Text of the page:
Crises in the Region Hamper Fundraising for Yemen

National Yemen

Humanitarian poverty cases in Yemen

By NY Staff

The General Director of the United Nations Office for the Humanitarian Affairs Coordination in Yemen, Trond Jensen, said that Yemen received only 40 percent of the amount required to cover the humanitarian needs this year, which were estimated to be $592 million.

Jensen confirmed that they work with 105 local and international organization partners in Yemen, and the required funding will enable them to help 7.7 million needy Yemenis. “In case we have not received adequate funding, a large number of citizens will be deprived of health services, food and other services. Unfortunately, the existence of great crises in other countries, such as Iraq, Syria and West and Central Africa are threatening possibilities and the effort to mobilizing funding for Yemen,” he said.

The events in Al-Jawf have increase their concerns, and Jensen said that there are more than a thousand displaced families. The U.N. works through local organizations to reach them and support them. “There are displaced people in need of food, water, health care and materials to live, and there is an urgent need for shelter for displaced people who can not find places to stay,” he said.

According to him, the conflict in Amran, north of Sana’a, has displaced a large number of Yemenis. In the short term the U.N. has succeeded in response to many needs, including the provision of food and health services.

Despite the political transformation since 2011, the economic, social, and human conditions have continued to deteriorate. Jensen says that a lot of humanitarian needs result from under development, and they believe that many of these needs are caused by poverty and lack of access to services.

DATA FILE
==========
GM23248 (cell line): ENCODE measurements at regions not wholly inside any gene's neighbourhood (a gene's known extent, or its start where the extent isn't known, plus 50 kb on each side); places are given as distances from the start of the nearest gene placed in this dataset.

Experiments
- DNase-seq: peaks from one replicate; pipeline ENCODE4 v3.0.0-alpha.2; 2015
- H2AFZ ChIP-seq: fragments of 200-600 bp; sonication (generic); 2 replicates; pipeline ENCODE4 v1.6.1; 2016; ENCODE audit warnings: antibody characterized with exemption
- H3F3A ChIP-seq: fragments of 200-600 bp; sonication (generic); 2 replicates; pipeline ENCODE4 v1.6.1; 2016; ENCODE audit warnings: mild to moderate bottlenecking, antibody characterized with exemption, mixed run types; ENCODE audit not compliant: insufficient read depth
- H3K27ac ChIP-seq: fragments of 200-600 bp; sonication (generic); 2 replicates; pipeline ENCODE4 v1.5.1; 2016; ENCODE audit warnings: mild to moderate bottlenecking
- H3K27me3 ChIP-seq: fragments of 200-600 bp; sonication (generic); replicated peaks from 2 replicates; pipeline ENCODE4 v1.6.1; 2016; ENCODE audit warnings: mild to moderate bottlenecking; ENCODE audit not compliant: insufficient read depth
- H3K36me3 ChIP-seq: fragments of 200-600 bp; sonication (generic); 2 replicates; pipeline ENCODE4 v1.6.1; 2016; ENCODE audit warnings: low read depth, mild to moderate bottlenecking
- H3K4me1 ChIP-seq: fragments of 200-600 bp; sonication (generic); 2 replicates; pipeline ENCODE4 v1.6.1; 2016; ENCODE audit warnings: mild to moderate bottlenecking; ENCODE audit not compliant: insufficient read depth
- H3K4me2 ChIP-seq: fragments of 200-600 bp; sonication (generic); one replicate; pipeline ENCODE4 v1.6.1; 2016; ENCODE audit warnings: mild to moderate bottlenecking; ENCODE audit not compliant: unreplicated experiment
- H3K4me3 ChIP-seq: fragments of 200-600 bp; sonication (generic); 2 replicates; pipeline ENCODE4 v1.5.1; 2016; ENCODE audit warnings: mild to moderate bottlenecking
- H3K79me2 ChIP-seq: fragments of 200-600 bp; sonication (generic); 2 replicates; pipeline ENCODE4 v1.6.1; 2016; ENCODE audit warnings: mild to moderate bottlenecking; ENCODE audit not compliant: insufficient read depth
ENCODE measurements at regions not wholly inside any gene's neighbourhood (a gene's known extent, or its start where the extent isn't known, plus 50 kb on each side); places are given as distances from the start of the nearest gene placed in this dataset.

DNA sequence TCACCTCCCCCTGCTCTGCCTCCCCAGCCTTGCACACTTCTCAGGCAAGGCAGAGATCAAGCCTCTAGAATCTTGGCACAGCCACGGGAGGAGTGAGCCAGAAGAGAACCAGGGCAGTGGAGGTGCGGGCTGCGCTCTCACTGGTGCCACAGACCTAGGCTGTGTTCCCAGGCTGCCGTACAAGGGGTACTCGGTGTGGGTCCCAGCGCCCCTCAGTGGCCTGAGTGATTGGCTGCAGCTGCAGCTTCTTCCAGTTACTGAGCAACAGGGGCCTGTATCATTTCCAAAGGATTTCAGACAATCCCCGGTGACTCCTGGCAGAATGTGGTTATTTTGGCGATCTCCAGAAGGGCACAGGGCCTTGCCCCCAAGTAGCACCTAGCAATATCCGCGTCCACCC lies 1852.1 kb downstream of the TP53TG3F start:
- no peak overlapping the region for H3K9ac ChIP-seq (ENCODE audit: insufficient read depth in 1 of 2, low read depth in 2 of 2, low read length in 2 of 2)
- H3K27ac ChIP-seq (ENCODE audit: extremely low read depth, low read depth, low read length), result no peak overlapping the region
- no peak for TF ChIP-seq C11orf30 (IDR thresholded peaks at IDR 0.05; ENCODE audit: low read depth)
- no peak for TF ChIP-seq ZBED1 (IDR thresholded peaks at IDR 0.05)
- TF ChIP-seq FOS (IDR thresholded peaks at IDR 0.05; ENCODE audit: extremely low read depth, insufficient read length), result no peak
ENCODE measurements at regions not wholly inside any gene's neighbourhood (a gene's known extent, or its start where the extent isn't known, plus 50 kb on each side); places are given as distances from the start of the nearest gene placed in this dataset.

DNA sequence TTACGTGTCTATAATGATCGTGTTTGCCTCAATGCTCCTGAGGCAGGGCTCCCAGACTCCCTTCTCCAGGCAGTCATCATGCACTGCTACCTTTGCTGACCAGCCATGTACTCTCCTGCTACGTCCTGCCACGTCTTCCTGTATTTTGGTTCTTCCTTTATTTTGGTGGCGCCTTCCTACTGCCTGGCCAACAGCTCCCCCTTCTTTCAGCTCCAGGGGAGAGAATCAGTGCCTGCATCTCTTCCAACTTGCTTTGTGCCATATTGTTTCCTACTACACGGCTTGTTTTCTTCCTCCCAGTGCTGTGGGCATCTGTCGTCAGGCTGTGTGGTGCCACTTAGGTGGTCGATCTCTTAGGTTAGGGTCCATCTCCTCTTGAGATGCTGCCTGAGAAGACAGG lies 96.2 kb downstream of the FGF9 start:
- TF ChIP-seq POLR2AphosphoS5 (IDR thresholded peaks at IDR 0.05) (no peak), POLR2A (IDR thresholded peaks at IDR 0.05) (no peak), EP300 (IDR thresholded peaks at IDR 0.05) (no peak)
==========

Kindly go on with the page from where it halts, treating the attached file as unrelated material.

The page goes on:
“Food insecurity is caused by the absence of a source of income, so we call donors and the government to help us to reach those people affected by these problems. The last year we succeeded in reaching five million beneficiaries, but with the current funds we might just to get to the basic and immediate needs for the poorest people and we cannot achieve long-term goals that require significant funding and development efforts,” he explained.

With regard to the effects of the government’s decision on oil subsidies for low-income Yemenis and segments of the poor, Jensen said that may be a decision which effects vulnerable groups in the society, but it’s good to use of the funds available from the petroleum products subsidies to address the problems that prevent access to social prosperity, such as the water problem. These funds must be invested in addressing some of the issues such as basic services and causes of poverty.

Jensen directed a message to the Eighth Ministerial Meeting of the Friends of Yemen group that will be held in New York on September in which he said, “millions of Yemenis are suffering from food insecurity, political and security issues, but donors should give serious consideration to the humanitarian issue influenced by the citizens. There is progress on the political side, but these political gains may be affected by the deterioration of the security situation. Much of Yemen’s problems are caused by backwardness and lack of development, therefore donors must pay attention to these issues to make a positive impact.”